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February 18, 2014

Apple’s Unwillingness to Share User Info Said to Hinder iAd Sales

by John_A

iadApple’s unwillingness to share large amounts of consumer data is hurting its iAd business, according to Madison Avenue media buyers that spoke with AdAge. The company is said to be “downright stingy” with the information it shares, too slow at developing ad products, and “too reticent to foster relationships.”

According to one executive, Apple doesn’t have official sales targets for its iAd business, nor does the company operate a large sales team as advertising is viewed as more of an “afterthought.”

Perhaps the biggest issue hindering their ad growth is that advertising is an afterthought, a blip on the balance sheet. It’s still viewed by some as immaterial and potentially detrimental to the cash cows — an ad is an impediment if it distracts a consumer from the “buy” button or mucks up a beautiful mobile app.

First introduced in 2010, Apple’s iAd has never enjoyed much success. The service was initially designed to help developers earn money on the iOS platform, but it failed to attract developer interest and thus never garnered a significant amount of revenue.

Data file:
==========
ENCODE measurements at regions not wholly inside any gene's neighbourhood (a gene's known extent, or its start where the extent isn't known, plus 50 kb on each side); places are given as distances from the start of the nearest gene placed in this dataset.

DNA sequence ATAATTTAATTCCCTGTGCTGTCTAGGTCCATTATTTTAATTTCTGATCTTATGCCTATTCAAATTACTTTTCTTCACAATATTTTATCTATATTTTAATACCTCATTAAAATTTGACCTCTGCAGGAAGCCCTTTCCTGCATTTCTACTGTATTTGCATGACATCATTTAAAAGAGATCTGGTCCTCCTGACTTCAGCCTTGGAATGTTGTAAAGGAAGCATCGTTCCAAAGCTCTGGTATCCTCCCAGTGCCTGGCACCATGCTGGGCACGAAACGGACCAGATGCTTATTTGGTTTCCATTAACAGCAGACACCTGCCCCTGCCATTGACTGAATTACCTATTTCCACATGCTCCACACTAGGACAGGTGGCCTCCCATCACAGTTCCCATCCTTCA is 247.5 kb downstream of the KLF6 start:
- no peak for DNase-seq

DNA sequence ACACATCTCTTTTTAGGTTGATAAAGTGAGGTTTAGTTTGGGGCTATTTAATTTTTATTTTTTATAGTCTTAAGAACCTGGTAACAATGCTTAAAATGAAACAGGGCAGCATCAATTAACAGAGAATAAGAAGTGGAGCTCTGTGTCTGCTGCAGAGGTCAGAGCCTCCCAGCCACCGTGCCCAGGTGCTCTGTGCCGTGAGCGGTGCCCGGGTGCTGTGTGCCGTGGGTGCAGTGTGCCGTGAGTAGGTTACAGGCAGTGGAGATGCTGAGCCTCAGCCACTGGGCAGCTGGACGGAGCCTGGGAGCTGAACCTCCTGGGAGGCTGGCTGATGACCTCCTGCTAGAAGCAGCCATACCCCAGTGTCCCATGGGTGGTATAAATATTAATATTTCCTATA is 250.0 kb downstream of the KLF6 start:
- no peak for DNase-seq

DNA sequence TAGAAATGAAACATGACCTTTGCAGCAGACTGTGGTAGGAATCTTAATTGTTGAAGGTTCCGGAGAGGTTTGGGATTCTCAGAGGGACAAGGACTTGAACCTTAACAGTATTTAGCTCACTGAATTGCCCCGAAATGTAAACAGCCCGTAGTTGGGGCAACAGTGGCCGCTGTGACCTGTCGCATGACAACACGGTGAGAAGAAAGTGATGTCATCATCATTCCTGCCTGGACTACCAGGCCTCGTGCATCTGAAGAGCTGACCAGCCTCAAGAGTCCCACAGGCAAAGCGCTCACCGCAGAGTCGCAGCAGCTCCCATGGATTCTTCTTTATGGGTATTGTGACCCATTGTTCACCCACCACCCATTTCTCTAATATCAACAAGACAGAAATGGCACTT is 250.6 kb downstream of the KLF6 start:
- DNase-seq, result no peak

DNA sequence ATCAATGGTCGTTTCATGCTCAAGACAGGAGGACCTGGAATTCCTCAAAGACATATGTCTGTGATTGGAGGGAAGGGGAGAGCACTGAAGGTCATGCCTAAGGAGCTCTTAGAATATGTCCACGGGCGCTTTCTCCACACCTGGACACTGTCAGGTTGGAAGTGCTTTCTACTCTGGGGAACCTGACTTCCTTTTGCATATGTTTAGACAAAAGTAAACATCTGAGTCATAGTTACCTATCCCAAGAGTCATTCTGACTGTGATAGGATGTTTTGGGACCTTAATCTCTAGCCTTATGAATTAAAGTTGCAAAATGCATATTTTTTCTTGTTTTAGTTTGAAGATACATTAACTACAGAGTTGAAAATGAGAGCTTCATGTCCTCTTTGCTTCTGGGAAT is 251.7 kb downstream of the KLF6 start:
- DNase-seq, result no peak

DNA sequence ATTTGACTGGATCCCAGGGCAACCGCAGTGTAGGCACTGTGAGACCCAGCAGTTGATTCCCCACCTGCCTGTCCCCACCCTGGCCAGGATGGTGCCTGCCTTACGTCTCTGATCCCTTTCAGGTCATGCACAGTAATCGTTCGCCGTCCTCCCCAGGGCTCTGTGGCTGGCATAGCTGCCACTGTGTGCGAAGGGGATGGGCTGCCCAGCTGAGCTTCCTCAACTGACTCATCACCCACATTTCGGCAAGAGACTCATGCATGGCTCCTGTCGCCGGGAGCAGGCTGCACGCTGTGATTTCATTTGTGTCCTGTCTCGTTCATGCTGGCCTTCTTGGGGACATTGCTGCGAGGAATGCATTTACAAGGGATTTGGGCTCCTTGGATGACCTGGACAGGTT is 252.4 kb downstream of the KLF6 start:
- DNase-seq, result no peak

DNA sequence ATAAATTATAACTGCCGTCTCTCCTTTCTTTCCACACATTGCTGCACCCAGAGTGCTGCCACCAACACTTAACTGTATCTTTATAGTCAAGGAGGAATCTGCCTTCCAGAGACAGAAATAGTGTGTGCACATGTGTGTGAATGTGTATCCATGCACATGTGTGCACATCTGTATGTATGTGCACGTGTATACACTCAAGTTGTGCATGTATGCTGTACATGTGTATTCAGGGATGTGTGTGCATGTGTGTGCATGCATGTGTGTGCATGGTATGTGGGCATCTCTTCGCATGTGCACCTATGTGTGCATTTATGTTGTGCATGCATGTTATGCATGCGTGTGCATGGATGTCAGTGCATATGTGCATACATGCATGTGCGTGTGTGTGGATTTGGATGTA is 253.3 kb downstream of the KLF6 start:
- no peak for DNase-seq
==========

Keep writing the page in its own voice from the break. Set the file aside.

With the launch of iTunes Radio, Apple revamped its iAd program, refocusing on the new music service. Apple’s iAd team is now in charge of securing deals with major advertisers to support iTunes Radio, which is a much better money-earning opportunity for the company.

Still, advertising firms that work with Apple find it highly frustrating the company won’t share information on consumer preference with advertising partners, preventing more targeted ad campaigns. Apple has a huge amount of customer data, including addresses, geographic preferences and app and music purchases, but because Apple does not use cookie-based tracking and ad targeting, advertisers must rely on Apple to deliver ads to a desired audience.

The lack of data both companies deliver is frustrating for marketers because these notoriously opaque giants sit atop incredible troves of information about what consumers actually buy and like, as well as who they are and where they live. One person familiar with the situation exec said Apple’s refusal to share data makes it the best-looking girl at the party, forced to wear a bag over her head.

Though companies would like for Apple to share additional information, the company has still managed to score major advertising partners that are willing to take whatever they can get. When iTunes Radio debuted, it included advertisements from Macy’s, McDonald’s, Nissan, and Procter & Gamble.

Apple earned $258 million in U.S. mobile-ad revenue in 2013, an amount dwarfed by the advertising revenue taken in by companies like Google and Facebook. In 2013, Google generated $3.98 billion in mobile ad revenue, while Facebook garnered $1.53 billion, but the company will likely see growth in ad revenue as iTunes Radio gains popularity despite its unwillingness to cooperate fully with advertisers.

    



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